‘Possibly.’ Thorne could smell cigarettes on Holland, wanted one himself for a second or two. ‘Or she answered the door and he produced a weapon, forced her back inside.’

Holland nodded. ‘Let’s see if we get lucky with the house to house. Looks like the kind of street where there’s plenty of curtain-twitching.’

‘What about the husband?’

‘I only had five minutes before they took him to a hotel up the road,’ Holland said. ‘In pieces, much as you’d expect.’

‘Trying too hard, you reckon?’

‘How d’you mean?’

‘Sounds like he wanted everyone in the street to see just how upset he was. After he’d called us.’

‘You heard the 999 tape?’

‘No.’ Thorne shrugged. ‘Just…’

‘Just wishful thinking?’ Holland said. ‘Right?’

‘Yeah, maybe.’ It was getting a little chillier. Thorne shoved his hands inside the plastic suit and down into the pockets of his leather jacket. ‘Be nice if it was … a simple one.’

‘I can’t see it,’ Holland said.

Nor could Thorne, if he were being honest. He knew only too well how domestic violence could escalate; had seen the ways a jealous boyfriend or a domineering husband could lose it. He blinked, saw the flop of the arm as the body was turned. Spots of pillar-box red against black-and-white squares. Not a simple one…

‘Maybe he was just that upset,’ Holland said. ‘How many of these have we done?’

Thorne puffed out his cheeks. There was no need to answer.

‘Right. And I still can’t imagine what it must be like. Not even close.’

Holland was fifteen years younger than Thorne. He had been working alongside him for more than seven years and though the fresh-faced newbie was long gone, Thorne still relished the glimpses of someone who hadn’t been totally reshaped by the Job. Holland had looked up to him once, had seen him as the kind of copper he would like to become, Thorne knew that. He knew equally that Holland was not the same as he was … not where it mattered, and that he should be bloody grateful for it.

‘Especially when it’s a woman,’ Holland said. ‘You know? I see the husbands and boyfriends and fathers, how it hits them, and it doesn’t matter if they’re hysterical or furious or sitting there like zombies. I’ve got no bloody idea what’s happening inside their heads.’

‘Don’t knock it, Dave,’ Thorne said.

They both looked across at laughter from further down the garden, where one of the officers had obviously stepped in something. Watched as he scraped the sole of his shoe across the edge of the lawn.

‘So, where were you skiving off to earlier, then?’ Holland asked.


‘When all this kicked off.’

Thorne cleared his throat.

Louise had been fine about him taking the job on, when he’d popped into the hospital to drop off her stuff. She was already in bed, working her way through a copy of heat and trying to tune out the incessant chatter of a woman in the bed opposite. He’d asked if she was sure. She’d looked at him like he was being stupid and asked why she wouldn’t be. He’d told her to call if she wanted anything, if she needed him. She’d told him not to worry and said that she could get a taxi back when it was all over, if she had to.

‘Dentist,’ Thorne said. ‘An hour with the Nazi hygienist. The woman’s like something out of Marathon Man.’

Holland laughed. Said, ‘Is it safe?’

‘I’m telling you.’

‘They remade that film, you know?’ Holland waited for Thorne to take the bait and look at him. ‘But they had to call it Snickers Man.’ He laughed again, seeing that Thorne was doing his best not to.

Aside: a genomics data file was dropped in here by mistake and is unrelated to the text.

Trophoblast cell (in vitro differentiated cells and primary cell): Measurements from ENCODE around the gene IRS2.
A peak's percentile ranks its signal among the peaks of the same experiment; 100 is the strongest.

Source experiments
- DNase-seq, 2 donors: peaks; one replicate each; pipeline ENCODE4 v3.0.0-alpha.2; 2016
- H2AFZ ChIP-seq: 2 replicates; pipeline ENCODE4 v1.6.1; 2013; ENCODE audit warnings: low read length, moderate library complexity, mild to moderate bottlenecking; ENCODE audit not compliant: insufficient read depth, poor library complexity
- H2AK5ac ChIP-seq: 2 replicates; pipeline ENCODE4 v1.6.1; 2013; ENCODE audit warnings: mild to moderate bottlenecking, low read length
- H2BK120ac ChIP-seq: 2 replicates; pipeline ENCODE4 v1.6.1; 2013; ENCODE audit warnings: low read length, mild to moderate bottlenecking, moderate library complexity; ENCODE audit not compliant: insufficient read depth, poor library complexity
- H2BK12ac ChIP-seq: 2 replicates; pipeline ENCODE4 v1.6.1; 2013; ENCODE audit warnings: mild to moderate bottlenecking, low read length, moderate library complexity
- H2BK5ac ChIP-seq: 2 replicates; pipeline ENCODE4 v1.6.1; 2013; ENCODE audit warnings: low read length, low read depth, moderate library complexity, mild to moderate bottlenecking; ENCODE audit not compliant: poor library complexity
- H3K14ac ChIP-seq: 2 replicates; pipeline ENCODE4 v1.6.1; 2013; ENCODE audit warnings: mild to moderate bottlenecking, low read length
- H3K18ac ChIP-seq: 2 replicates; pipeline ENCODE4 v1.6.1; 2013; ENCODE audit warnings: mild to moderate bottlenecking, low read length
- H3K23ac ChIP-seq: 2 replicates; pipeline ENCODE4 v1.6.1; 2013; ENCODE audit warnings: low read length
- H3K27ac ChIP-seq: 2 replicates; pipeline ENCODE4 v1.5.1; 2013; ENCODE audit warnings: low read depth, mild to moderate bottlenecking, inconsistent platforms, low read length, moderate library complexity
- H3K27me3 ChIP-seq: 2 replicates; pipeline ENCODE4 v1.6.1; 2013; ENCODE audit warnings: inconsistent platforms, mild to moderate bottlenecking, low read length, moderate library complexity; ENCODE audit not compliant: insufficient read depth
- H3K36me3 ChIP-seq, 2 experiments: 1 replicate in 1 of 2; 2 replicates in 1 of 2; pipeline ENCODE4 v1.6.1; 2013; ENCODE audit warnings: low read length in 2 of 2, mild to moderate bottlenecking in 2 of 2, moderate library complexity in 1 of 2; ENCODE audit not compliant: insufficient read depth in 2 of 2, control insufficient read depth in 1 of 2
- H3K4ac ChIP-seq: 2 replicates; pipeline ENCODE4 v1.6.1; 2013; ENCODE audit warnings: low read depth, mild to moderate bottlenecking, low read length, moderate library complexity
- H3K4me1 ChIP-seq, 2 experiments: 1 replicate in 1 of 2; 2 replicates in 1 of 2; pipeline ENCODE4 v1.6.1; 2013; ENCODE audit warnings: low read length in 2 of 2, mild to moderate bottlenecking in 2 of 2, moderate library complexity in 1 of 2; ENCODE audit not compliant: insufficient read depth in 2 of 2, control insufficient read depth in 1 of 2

‘You told Sophie you’re back on the fags?’ Thorne asked.

Holland shook his head. ‘Got a glove compartment full of extra-strong mints.’ He leaned down and spat into a drain. ‘Stupid really, ’cause I’m bloody sure she knows. Just doesn’t want a row, I suppose.’

Holland and his girlfriend were another couple who had been talking about getting out of London, and about Holland giving up the Job. Thorne wondered if that was something else that was not being mentioned for fear of reigniting an argument. He had always been convinced that Holland should stay where he was, but he would never have said so. If Sophie so much as got wind of Thorne’s opinion, she would fight tooth and nail to do the opposite.

So he kept his mouth shut, content that Holland was still there.

‘We’ll get the official ID done first thing in the morning,’ Thorne said. ‘Then bring the husband in for a chat.’

‘Fair enough.’

‘You never know, we might get lucky.’

Holland snorted, nodded across to where the uniformed officer was now working at the sole of his shoe with a twig, flicking out the shit. ‘That kind of lucky,’ he said.

They both looked up as a plane passed low overhead, lights blinking, on its way to Luton. Thorne watched it move fast across a clear sky and swallowed hard. Eight weeks earlier, he and Louise had gone to Greece together for their first proper holiday as a couple. They had spent most days lying by a pool reading trashy books and done nothing more culturally demanding than work out how to ask for beer and grilled squid in the local taverna. They’d both tried hard not to talk about work and had laughed a lot. One day, Louise had rubbed cream into Thorne’s shoulders where he’d got burned, and said, ‘This is as far as it goes for me in terms of non-sexual intimate contact, all right? I’m not into squeezing other people’s blackheads and I will not be wiping your arse if you break both your arms .’

She’d bought the pregnancy testing kit on their final morning there. Used it just before they’d gone out to dinner that last night.



Thorne was sitting in the car when Hendricks came out.

He’d checked his phone and tried both flats, but Louise hadn’t got back yet and there were no messages. He’d listened to the radio for a while then called again to no avail. Louise’s mobile was switched off and Thorne guessed it was too late to ring the hospital.